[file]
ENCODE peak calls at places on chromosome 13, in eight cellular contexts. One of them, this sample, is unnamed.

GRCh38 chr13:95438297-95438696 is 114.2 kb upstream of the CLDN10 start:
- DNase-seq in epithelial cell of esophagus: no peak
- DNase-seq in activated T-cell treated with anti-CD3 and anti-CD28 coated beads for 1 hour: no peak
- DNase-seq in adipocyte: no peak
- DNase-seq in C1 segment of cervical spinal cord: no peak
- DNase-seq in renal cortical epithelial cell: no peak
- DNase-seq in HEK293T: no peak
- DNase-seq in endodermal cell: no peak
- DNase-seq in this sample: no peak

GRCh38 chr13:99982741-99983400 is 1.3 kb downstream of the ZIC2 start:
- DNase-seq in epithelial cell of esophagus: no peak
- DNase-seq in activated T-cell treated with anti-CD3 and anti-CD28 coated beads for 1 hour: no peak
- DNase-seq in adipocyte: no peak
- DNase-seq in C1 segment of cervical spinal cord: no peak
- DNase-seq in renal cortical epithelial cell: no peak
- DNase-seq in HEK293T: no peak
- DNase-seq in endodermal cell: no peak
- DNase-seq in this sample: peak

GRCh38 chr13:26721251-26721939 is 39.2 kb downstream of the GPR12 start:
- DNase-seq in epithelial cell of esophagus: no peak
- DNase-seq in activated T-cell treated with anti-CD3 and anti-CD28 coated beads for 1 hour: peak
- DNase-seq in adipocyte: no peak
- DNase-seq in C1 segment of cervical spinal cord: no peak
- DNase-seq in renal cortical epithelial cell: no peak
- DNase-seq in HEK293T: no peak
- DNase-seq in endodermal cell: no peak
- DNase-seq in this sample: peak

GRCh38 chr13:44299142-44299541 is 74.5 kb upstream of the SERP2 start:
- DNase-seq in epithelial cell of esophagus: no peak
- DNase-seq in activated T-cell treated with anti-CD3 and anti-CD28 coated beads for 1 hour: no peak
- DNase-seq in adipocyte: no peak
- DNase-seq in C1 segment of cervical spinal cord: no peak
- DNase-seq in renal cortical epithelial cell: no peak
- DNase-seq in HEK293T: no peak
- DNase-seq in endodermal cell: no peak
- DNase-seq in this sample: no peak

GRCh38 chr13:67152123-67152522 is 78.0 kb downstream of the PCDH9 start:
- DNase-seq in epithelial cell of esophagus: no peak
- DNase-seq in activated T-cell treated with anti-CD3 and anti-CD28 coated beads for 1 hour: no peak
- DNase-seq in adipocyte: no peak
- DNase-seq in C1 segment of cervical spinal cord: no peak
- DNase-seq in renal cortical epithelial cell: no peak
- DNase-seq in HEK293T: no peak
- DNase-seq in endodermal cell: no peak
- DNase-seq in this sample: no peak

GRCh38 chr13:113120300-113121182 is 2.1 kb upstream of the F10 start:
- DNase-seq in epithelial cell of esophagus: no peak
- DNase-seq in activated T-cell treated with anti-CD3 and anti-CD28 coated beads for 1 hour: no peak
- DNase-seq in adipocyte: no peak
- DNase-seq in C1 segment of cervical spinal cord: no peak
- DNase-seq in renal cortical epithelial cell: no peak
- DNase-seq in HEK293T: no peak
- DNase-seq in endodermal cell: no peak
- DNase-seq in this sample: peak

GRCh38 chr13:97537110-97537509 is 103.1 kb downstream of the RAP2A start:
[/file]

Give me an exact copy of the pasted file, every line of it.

ENCODE peak calls at places on chromosome 13, in eight cellular contexts. One of them, this sample, is unnamed.

GRCh38 chr13:95438297-95438696 is 114.2 kb upstream of the CLDN10 start:
- DNase-seq in epithelial cell of esophagus: no peak
- DNase-seq in activated T-cell treated with anti-CD3 and anti-CD28 coated beads for 1 hour: no peak
- DNase-seq in adipocyte: no peak
- DNase-seq in C1 segment of cervical spinal cord: no peak
- DNase-seq in renal cortical epithelial cell: no peak
- DNase-seq in HEK293T: no peak
- DNase-seq in endodermal cell: no peak
- DNase-seq in this sample: no peak

GRCh38 chr13:99982741-99983400 is 1.3 kb downstream of the ZIC2 start:
- DNase-seq in epithelial cell of esophagus: no peak
- DNase-seq in activated T-cell treated with anti-CD3 and anti-CD28 coated beads for 1 hour: no peak
- DNase-seq in adipocyte: no peak
- DNase-seq in C1 segment of cervical spinal cord: no peak
- DNase-seq in renal cortical epithelial cell: no peak
- DNase-seq in HEK293T: no peak
- DNase-seq in endodermal cell: no peak
- DNase-seq in this sample: peak

GRCh38 chr13:26721251-26721939 is 39.2 kb downstream of the GPR12 start:
- DNase-seq in epithelial cell of esophagus: no peak
- DNase-seq in activated T-cell treated with anti-CD3 and anti-CD28 coated beads for 1 hour: peak
- DNase-seq in adipocyte: no peak
- DNase-seq in C1 segment of cervical spinal cord: no peak
- DNase-seq in renal cortical epithelial cell: no peak
- DNase-seq in HEK293T: no peak
- DNase-seq in endodermal cell: no peak
- DNase-seq in this sample: peak

GRCh38 chr13:44299142-44299541 is 74.5 kb upstream of the SERP2 start:
- DNase-seq in epithelial cell of esophagus: no peak
- DNase-seq in activated T-cell treated with anti-CD3 and anti-CD28 coated beads for 1 hour: no peak
- DNase-seq in adipocyte: no peak
- DNase-seq in C1 segment of cervical spinal cord: no peak
- DNase-seq in renal cortical epithelial cell: no peak
- DNase-seq in HEK293T: no peak
- DNase-seq in endodermal cell: no peak
- DNase-seq in this sample: no peak

GRCh38 chr13:67152123-67152522 is 78.0 kb downstream of the PCDH9 start:
- DNase-seq in epithelial cell of esophagus: no peak
- DNase-seq in activated T-cell treated with anti-CD3 and anti-CD28 coated beads for 1 hour: no peak
- DNase-seq in adipocyte: no peak
- DNase-seq in C1 segment of cervical spinal cord: no peak
- DNase-seq in renal cortical epithelial cell: no peak
- DNase-seq in HEK293T: no peak
- DNase-seq in endodermal cell: no peak
- DNase-seq in this sample: no peak

GRCh38 chr13:113120300-113121182 is 2.1 kb upstream of the F10 start:
- DNase-seq in epithelial cell of esophagus: no peak
- DNase-seq in activated T-cell treated with anti-CD3 and anti-CD28 coated beads for 1 hour: no peak
- DNase-seq in adipocyte: no peak
- DNase-seq in C1 segment of cervical spinal cord: no peak
- DNase-seq in renal cortical epithelial cell: no peak
- DNase-seq in HEK293T: no peak
- DNase-seq in endodermal cell: no peak
- DNase-seq in this sample: peak

GRCh38 chr13:97537110-97537509 is 103.1 kb downstream of the RAP2A start: